Tobacco investors survive courtroom heat
WASHINGTON (CBS.MW) -- Tobacco companies were handed yet another loss in a Florida courtroom Friday, but stocks barely budged.
Analysts said the muted reaction reflects a more optimistic, albeit cautious, outlook for the beleaguered sector, which has been under persistent pressure since the beginning of last year. Pressure has mounted amid fears the high-profile Engle class action trial under way in Miami could eventually bankrupt some of the industry's biggest players.
Friday, the jury in the Engle case awarded $6.9 million in compensatory damages to two smokers. The jury also awarded a record $5.8 million to a third plaintiff, but said the award shouldn't be collected because the statute of limitations had expired.
The Engle case is named after Howard A. Engle, a Miami physician suffering from emphysema.
Defendants include Phillip Morris (MO: news, msgs); RJR Tobacco (RJR: news, msgs); Brown & Williamson, a unit of BAT (BTI: news, msgs); Brooke Group (BGL: news, msgs); Lorillard, a unit of Loews Corp. (LTR: news, msgs); and two industry groups.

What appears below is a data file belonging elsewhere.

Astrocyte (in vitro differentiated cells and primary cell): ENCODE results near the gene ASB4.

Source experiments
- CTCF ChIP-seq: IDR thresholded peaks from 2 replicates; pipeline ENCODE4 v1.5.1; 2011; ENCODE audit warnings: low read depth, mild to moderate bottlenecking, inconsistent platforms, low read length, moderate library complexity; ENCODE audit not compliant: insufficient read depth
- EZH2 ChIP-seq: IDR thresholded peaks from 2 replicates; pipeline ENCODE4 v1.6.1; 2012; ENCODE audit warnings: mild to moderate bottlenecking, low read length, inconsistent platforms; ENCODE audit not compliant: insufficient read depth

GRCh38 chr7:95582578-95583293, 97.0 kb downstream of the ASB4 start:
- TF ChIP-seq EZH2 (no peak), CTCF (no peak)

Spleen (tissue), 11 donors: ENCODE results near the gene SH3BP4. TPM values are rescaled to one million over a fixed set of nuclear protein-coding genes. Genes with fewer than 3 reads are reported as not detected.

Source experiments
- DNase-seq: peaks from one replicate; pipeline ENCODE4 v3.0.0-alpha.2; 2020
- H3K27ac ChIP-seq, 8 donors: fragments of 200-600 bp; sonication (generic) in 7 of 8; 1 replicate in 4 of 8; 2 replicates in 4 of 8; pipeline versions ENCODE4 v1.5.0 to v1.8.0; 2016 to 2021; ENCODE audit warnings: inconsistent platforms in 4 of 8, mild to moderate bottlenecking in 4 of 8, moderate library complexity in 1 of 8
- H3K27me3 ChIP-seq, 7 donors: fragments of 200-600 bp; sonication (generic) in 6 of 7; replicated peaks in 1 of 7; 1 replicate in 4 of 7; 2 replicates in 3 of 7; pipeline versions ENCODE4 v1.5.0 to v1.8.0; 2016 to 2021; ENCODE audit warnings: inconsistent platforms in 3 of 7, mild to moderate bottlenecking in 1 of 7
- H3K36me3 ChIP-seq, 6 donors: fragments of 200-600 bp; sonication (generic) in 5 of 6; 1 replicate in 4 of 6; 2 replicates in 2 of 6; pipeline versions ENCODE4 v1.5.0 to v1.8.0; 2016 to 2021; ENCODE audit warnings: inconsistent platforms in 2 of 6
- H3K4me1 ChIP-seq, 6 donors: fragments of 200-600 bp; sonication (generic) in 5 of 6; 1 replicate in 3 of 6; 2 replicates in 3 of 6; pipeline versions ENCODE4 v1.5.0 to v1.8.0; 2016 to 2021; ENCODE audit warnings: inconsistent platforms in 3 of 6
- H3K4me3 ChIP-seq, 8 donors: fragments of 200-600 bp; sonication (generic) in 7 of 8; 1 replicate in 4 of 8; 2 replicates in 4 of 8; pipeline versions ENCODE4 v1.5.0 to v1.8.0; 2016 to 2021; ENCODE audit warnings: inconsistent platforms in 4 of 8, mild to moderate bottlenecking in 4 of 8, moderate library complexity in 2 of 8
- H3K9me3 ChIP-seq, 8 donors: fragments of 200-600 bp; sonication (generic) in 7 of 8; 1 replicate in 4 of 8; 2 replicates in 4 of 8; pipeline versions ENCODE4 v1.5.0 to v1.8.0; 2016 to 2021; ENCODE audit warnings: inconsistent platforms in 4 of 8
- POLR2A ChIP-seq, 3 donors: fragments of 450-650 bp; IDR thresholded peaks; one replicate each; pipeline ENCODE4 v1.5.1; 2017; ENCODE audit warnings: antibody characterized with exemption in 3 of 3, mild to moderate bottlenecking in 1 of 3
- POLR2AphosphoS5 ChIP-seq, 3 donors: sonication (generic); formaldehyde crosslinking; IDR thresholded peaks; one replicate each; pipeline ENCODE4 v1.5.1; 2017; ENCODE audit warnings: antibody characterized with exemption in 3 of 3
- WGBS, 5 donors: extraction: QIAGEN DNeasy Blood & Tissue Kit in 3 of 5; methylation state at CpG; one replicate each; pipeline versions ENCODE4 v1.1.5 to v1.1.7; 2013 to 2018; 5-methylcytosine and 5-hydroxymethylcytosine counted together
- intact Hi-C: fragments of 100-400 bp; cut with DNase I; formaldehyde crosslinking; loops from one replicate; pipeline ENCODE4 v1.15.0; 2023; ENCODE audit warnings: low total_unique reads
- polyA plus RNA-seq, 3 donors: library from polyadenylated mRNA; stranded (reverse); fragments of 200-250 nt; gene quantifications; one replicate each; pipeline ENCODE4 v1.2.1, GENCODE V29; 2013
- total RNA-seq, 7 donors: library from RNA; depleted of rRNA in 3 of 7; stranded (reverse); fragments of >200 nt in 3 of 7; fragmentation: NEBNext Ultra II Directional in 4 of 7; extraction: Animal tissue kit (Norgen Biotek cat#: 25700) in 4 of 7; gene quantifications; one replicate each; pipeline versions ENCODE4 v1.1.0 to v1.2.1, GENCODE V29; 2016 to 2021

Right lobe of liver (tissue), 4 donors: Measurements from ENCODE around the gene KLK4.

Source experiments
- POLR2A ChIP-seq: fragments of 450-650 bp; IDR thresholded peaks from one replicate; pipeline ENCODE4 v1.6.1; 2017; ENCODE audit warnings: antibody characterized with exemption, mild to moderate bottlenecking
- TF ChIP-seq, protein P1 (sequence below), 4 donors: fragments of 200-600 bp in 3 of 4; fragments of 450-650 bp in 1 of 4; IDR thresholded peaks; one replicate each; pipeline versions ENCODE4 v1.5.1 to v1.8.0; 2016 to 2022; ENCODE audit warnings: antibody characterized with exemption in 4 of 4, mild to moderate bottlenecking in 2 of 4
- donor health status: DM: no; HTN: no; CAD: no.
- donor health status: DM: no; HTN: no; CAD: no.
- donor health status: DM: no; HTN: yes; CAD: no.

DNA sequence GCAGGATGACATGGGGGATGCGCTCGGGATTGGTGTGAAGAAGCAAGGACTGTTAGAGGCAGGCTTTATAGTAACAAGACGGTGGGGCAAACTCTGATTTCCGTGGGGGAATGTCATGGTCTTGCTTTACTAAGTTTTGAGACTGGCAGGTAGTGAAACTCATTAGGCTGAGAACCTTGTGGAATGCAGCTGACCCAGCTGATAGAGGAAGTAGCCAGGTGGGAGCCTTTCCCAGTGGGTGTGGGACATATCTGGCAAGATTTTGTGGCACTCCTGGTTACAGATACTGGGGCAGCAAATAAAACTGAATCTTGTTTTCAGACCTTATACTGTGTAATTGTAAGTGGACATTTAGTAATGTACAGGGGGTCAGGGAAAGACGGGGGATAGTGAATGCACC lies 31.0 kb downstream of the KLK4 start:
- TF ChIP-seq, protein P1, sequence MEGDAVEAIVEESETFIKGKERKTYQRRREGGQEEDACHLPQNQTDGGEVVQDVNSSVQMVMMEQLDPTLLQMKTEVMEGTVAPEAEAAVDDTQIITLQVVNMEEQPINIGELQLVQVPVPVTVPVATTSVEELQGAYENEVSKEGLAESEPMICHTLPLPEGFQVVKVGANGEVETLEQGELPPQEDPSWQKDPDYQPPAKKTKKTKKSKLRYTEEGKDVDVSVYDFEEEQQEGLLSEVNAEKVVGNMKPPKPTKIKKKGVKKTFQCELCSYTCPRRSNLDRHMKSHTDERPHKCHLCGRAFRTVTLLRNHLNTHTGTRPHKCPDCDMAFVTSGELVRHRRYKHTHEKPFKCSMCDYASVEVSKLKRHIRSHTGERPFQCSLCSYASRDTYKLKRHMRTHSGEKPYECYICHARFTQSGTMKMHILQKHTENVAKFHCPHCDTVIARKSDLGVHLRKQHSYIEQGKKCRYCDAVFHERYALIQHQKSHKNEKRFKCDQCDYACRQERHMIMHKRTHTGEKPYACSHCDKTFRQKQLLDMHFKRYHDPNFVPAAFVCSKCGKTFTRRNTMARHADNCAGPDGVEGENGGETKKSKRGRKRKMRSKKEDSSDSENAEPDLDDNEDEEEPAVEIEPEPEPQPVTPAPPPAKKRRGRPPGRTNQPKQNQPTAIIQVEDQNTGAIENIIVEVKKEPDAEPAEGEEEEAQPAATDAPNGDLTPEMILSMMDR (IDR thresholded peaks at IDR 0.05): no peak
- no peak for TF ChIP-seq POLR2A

Under the controversial trial plan put in place by Circuit Judge Robert Kaye, the jury will next begin to consider lump-sum punitive damages for the entire Engle class, which consists of around 500,000 ill smokers. That has raised fears the industry could face punitive damages of as much as $300 billion.
Legal experts and analysts have argued that plaintiffs attorney Stanley Rosenblatt is more likely to seek closer to $100 billion in damages -- a still hefty amount. Rosenblatt isn't required to reveal the amount he is seeking on behalf of the class until his closing arguments in the punitive phase.
Legislation could delay damage payouts